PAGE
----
skip navigation

Further evidence of Monitor downplaying of Westchester exclusionary zoning

The "summary charts of municipal zoning data" further demonstrate how and where the Monitor underplayed the existence of exclusionary zoning. Contrary to his letter, far more seven Westchester municipalities are characterized by that problem.

Monitor's zoning analysis profoundly understates exclusionary zoning

Facts shout "exclusion" but Monitor glosses over them, mangles disparate impact analysis.

HUD's new disparate impact rule: a mixed picture

Adoption of final rule confirms longstanding legal practice, confirms importance of the Fair Housing Act reaching practices that are neutral on their face, and may deter Supreme Court from eviscerating the law. But the final rule remains flawed, and some of HUD's explanatory comments warrant concern.


ADC supports, participates in "The Civil Rights Act at 50" at the University of Michigan Law School

Full-day conference brings together more than a dozen nationally recognized scholars to discuss legacy and future of Title VII.

Law firms selected to host ADC summer law student fellows


New ADC-sponsored fellowships for students completing their second year of law school highlight the opportunity to do public interest work in the private law firm context. Two outstanding firms to participate in first year of program.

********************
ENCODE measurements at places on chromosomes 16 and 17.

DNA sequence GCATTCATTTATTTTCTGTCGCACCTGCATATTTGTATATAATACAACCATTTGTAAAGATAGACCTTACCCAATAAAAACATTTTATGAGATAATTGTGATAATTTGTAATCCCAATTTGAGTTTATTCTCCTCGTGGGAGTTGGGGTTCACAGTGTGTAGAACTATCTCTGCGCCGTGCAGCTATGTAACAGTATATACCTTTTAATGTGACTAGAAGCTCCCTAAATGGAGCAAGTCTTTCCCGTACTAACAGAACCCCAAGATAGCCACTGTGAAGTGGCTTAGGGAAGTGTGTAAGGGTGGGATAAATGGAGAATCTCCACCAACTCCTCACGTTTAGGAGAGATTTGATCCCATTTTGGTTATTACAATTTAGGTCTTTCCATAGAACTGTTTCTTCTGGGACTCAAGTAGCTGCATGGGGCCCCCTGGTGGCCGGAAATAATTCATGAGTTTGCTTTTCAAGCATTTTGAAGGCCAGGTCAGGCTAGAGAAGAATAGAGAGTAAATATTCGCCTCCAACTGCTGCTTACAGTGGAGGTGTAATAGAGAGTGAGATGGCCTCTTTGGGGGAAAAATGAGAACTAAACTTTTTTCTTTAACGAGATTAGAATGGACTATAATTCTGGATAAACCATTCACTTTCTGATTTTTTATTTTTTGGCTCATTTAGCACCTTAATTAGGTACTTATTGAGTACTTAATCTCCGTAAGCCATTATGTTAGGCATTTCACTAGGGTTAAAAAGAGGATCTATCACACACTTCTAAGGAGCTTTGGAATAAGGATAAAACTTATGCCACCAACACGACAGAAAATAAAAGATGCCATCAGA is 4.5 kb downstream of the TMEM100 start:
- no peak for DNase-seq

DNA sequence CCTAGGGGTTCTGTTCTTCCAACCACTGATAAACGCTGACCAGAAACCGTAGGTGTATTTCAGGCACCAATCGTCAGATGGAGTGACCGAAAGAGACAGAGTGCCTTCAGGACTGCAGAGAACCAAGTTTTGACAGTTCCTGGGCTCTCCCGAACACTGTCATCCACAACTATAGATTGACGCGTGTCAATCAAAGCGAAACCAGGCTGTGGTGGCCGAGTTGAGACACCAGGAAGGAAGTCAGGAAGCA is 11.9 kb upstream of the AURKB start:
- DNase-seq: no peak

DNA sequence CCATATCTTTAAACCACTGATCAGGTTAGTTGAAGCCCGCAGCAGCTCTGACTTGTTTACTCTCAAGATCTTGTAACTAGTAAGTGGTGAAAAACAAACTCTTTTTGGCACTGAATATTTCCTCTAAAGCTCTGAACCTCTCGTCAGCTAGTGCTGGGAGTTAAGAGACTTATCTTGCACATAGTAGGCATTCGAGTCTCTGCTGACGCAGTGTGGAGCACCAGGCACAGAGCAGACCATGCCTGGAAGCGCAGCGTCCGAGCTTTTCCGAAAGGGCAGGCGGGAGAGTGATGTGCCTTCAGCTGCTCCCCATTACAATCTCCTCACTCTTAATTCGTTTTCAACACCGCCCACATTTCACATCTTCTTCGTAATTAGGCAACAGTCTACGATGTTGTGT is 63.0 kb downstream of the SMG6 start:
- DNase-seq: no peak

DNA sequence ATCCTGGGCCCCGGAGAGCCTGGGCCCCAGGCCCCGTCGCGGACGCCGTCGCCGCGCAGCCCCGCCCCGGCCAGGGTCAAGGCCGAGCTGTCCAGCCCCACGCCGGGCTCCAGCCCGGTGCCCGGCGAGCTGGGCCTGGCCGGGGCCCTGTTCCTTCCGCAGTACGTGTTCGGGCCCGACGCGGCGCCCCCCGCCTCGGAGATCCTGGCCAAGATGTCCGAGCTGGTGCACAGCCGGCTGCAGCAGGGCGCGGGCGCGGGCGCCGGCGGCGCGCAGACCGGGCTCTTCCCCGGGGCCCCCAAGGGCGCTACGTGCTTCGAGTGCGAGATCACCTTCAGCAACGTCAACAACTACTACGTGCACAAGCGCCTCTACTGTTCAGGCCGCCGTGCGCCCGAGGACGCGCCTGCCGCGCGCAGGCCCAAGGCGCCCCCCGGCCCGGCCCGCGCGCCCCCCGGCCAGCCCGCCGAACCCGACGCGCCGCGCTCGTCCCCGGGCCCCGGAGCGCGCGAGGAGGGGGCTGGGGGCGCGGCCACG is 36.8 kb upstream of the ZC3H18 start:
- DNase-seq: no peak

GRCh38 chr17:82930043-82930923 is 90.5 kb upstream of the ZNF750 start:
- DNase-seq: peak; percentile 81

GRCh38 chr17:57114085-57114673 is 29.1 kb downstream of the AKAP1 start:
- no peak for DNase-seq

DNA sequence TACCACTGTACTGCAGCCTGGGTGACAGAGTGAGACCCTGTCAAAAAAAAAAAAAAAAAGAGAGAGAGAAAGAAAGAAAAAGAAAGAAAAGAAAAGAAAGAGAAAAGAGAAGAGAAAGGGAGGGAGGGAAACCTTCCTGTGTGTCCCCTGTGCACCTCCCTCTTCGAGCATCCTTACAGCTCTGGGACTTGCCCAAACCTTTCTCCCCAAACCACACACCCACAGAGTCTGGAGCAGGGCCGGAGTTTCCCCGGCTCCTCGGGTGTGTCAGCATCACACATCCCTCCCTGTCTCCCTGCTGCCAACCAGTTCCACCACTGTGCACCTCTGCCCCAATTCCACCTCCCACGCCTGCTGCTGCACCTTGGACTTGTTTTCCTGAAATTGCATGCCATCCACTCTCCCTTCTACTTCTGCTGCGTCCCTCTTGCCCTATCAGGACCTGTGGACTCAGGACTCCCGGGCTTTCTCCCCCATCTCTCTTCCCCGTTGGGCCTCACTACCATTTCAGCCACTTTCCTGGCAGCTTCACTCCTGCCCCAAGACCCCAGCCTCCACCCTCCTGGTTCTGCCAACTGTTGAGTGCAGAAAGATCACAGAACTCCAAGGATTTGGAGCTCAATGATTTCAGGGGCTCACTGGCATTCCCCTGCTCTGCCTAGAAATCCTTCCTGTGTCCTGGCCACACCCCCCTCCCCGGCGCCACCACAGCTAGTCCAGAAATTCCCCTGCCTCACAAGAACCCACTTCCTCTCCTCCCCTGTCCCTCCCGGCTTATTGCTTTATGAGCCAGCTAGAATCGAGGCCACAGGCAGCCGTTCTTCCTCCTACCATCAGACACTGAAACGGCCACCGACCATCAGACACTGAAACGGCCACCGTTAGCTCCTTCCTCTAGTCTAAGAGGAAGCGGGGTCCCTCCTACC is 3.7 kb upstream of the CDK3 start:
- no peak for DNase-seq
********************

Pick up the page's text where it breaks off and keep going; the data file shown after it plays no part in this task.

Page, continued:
Living Apart: How the Government Betrayed a Landmark Civil Rights Law


Part 1 of ProPublica's series on the Government's decades-long failure to enforce the "affirmatively furthering fair housing" mandate

Soft on Segregation: How the Feds Failed to Integrate Westchester County


Part 2 of ProPublica's series on "affirmatively furthering fair housing." This article focuses on the failure of the Government and the Monitor to hold Westchester to its obligations under the historic housing desegregation Consent Decree entered by U.S. District Court Judge Denise Cote in August, 2009.

Housing segregation at the core

Writing in The Nation, Orlando Patterson describes residential segregation as the "crucial source" of the still persisting "exclusion of blacks from the private sphere of American life."  "Nowhere," he writes, "is the paradox of public integration and private exclusion better reflected than in the fact that America's most segregated places are its most liberal metropolitan areas, where blacks play major roles in public life."

Avoiding Structural Change in Westchester: Excuse No. 27


The argument that the people who will be living in the housing constructed pursuant to the Settlement Order won't have automobiles (and thus development must be narrowly restricted to areas in walking distance of mass transportation) is simply not fact-based.